Impossible Objects (Northbrook, Ill., U.S.) made an announcement of partnership with BASF (Wyandotte, Mich., US) on polyamide 6 (PA6) carbon fiber composites for additive manufacturing,
Impossible Objects’ Model One and CBAM-2 printers will support BASF’s Ultrasint PA6 powder, allowing customers to 3D print high-performance carbon fiber/PA6 composite parts for the first time.
The company stated that carbon fiber/PA6 composites will offer better strength and temperature performance at a lower cost than PA12, and they are up to four times stronger than parts made via conventional fused deposition modelling (FDM) and twice as strong as those made via multi jet fusion (MJF) parts.
“Our collaboration with Impossible Objects opens up new possibilities for customers, especially in the automotive and industrial sectors where we’re seeing strong demand for PA6. This partnership is in line with our philosophy of open innovation and support for open platforms. We’re encouraged by how Impossible Objects is using PA6 and are excited to work together to advance the state of additive manufacturing,” says Kara Noack, regional business director for BASF 3D Printing Solutions.
“We’re honored to be collaborating with BASF 3D Printing Solutions to make this economical workhorse polymer, which is used in an enormous number of industrial applications, available to our customers,” says Bob Swartz, founder and chairman of Impossible Objects.
Impossible Objects have added PA6 to its currently supported materials and will be available for shipment in the third quarter of 2019.
Bob Swartz said, “It’s been exciting to see how our customers are putting our approach to work to create high-performance parts for everything from aircraft and cars to lightweight athletic gear.” He further adds, “We’re continuing to bring machines, materials and expertise to the market to transform the entire manufacturing process, from prototyping through to high-volume production.”
Also, Impossible Objects has raised $4.1 million in funding in a round led by returning investor OCA Ventures, increasing the total funding to more than $13 million.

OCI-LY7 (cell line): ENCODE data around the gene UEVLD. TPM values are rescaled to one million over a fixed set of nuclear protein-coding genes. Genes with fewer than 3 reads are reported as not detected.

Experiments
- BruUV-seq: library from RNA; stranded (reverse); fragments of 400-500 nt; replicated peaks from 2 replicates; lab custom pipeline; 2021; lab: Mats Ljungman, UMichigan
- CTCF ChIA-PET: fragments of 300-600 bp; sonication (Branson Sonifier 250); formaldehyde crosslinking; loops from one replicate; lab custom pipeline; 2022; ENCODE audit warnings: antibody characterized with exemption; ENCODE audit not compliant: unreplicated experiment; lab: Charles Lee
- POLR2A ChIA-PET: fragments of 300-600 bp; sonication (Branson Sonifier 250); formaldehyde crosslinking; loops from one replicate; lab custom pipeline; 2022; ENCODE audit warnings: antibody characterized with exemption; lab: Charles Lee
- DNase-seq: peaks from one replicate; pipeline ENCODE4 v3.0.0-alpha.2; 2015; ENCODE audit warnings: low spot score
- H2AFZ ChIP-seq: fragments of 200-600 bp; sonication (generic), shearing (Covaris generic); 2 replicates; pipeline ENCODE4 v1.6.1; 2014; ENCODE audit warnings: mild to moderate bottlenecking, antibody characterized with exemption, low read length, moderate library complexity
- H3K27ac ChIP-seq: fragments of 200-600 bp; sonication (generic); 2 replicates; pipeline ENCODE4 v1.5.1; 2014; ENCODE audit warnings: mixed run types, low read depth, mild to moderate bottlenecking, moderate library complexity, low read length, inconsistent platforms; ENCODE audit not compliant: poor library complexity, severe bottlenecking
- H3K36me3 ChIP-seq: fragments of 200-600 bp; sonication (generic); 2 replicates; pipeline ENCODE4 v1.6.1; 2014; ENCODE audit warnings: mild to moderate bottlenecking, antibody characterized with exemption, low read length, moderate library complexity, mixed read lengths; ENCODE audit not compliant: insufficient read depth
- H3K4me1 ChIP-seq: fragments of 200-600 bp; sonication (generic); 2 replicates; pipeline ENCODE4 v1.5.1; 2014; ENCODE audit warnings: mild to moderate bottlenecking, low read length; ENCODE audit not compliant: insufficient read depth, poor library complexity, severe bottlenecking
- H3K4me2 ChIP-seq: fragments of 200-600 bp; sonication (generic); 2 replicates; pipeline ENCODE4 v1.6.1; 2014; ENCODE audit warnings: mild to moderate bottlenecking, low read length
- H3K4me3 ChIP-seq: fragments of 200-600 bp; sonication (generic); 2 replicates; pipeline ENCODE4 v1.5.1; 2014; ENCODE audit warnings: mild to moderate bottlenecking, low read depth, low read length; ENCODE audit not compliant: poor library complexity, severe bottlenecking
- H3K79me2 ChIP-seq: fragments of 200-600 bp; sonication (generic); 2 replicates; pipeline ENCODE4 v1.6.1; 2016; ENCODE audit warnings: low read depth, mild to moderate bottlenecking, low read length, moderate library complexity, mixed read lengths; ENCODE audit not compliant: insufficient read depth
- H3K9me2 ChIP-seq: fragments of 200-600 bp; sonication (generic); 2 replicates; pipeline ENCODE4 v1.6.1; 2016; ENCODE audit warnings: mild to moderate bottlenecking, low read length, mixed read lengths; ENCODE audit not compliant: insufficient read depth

According to Stratview Research, 3D printing or additive manufacturing (AM) in composites is still at a nascent stage, but the technology possesses huge opportunities in most of the industry verticals including aerospace & defense and automotive. The technology offers several benefits over existing processes, such as lower part cycle time, efficient part manufacturing, ability to create variable geometries, reduction in waste, no need for expensive tools, and compatibility with all possible material combinations.
In its recently launched report, Stratview Research estimates the global 3D-Printed composites market at US$ 187.7 million in 2024, growing at an impressive rate in the coming five years. The analyst from Stratview Research stated, “Such advances and partnerships are of paramount importance since the technology possess immense potential to address the industry need of mass production. The continuous advancements in AM technologies and rising interest of AM companies in composite part manufacturing will take the penetration of AM in the composite part manufacturing market to new heights.”
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Market Estimates: Report on 3D-Printed Composites Market by Stratview Research